PHOENIX -- The attorney for state lawmakers told a judge Friday there's no basis for her to order his clients to give up to $2.9 billion in withheld state aid to public schools.
In fact, Bill Richards told Maricopa County Superior Court Judge Katherine Cooper it would be unconstitutional for her to do that.
Richards said if his clients wanted to -- and he's not saying they would -- they could reject any order from her to cough up any amount of new funds as a violation of the constitutional separation of powers between the legislative and judicial branches.
"We don't have the money sitting somewhere in a bag,' he said.
Richards said any mandate to come up with the money would require an order on lawmakers to increase taxes, something he said courts cannot do. He said all judges can do is tell lawmakers they were wrong.
"The court's not allowed to say, 'Tomorrow, you have to disburse $300 million,' ' he told Cooper. And he said the only remedy for schools that successfully sued the Legislature for withholding the cash would be to ask voters to kick the offending lawmakers out of office.
The argument drew a surprised reaction from Don Peters, the attorney who got the Arizona Supreme Court to rule last year that lawmakers ignored a 2000 voter mandate to increase state aid each year to account for inflation. The justices said that refusal violated the Voter Protection Act, a constitutional provision prohibiting legislative tinkering with anything approved at the ballot.
Peters said this isn't a question of judges treading on lawmakers' turf. Instead it is a case where the Legislature violated constitutional right of the people to enact their own laws -- and the court has to step in to restore the rightful power of the people.
Cooper declined to say whether she buys Richards' argument about the limits on judicial powers.
But she noted the Supreme Court did rule lawmakers broke the law and sent the case back to her to come up with a final order of what the schools are due. And that, Cooper said, requires her to act.
There's a lot of cash hanging in the balance.
First is the question of going forward.
After losing in court, lawmakers did agree to add about $80 million in state aid to public schools this year and a similar amount for the coming year.
Peters, however, said that's not enough.
At the very least, he said the formula for setting the annual inflation increase should be adjusted to what it would have been had lawmakers not ignored the voter-mandated requirement for three years. Peters said that amounts to more than $316 million immediately, with future adjustments computed off that new base.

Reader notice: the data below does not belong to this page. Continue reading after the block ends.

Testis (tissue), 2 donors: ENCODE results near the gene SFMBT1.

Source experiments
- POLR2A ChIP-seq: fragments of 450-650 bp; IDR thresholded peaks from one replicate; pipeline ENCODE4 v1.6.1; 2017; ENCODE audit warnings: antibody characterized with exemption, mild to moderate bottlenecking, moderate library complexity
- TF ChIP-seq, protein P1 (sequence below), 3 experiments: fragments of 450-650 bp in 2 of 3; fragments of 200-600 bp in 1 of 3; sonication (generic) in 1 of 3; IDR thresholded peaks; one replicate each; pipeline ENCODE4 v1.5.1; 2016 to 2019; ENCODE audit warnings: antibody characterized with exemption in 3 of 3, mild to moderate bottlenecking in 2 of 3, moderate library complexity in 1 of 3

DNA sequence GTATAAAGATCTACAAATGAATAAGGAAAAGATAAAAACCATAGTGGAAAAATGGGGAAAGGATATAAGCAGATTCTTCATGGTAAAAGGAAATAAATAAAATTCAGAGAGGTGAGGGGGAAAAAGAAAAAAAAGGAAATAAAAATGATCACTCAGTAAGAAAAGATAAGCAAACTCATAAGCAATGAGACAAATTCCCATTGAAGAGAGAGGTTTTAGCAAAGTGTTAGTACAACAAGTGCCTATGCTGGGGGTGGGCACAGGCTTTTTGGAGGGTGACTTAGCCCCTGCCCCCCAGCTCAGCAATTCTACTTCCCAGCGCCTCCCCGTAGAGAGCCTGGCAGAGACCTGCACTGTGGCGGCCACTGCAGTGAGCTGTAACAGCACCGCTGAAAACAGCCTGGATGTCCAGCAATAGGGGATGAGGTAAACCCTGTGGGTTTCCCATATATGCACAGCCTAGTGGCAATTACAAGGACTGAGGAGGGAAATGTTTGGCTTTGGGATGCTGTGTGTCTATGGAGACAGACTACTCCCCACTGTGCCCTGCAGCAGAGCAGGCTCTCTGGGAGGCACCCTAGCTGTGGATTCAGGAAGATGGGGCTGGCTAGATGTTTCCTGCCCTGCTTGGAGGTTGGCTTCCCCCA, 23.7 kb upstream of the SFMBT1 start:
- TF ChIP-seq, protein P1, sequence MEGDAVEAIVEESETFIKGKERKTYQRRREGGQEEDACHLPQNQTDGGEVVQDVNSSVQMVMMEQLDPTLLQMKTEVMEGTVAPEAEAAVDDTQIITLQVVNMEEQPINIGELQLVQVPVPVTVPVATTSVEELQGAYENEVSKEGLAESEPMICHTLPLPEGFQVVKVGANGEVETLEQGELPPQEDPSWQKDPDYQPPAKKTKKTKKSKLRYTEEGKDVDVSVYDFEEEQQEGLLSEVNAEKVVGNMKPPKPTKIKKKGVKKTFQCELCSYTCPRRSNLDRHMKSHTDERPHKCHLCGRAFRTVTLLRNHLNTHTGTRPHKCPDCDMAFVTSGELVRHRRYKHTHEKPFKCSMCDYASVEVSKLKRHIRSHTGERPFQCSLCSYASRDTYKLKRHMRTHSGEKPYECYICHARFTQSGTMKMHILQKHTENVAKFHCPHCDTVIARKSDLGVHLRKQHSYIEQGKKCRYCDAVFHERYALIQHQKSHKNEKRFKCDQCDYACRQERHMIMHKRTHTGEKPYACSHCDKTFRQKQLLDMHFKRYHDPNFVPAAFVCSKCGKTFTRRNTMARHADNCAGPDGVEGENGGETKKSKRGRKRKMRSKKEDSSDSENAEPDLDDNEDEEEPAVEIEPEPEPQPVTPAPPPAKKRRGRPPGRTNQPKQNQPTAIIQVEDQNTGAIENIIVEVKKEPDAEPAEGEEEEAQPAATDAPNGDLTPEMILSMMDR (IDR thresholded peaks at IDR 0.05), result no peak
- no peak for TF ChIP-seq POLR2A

But Peters also contends the schools should get the nearly $1.3 billion in inflation dollars they were denied. All totaled, the extra funding would come to nearly $2.9 billion over five years.
"We're here because the Arizona Legislature ignored the advice of the attorney general and violated the law, not once but several years in a row,' Peters said. "A large number of students across Arizona have been injured by that and continue to be injured by that.'
And Peters said the withheld money is needed, citing claims by school officials of aging buses and teaching materials that could not be replaced because their funding has not kept pace with inflation.
"We're not asking for some windfall where we're going to start throwing big parties at school districts,' he said. "The needs are acute and the money would be put to good use.'
Richards gave Cooper several legal reasons supporting his belief that what was lost in the intervening years cannot be recovered.
But in his legal arguments Friday, he actually went beyond that: The way Richards calculates it, lawmakers legally owe nothing at all to public schools -- including the money they just agreed to provide.
That's based on his belief that all the Supreme Court decided last year is that the 2000 voter-approved law requires state aid to increase every year by 2 percent or the change in the gross domestic price deflater, whichever is less. And he contends that increase is calculated not on what the state spent the immediate prior year but what was state aid in 2000.
Richards pointed out there were some years in the interim that state aid actually increased more than legally required. He said that means lawmakers are free to actually reduce year-over-year funding -- as long as it still increased on an annualized basis by 2 percent since 2000.
That argument drew an exasperated response from Peters. He told Cooper that lawmakers, having lost at the Supreme Court, are playing legal games to get out of their obligation to comply with the voter mandate and properly fund schools.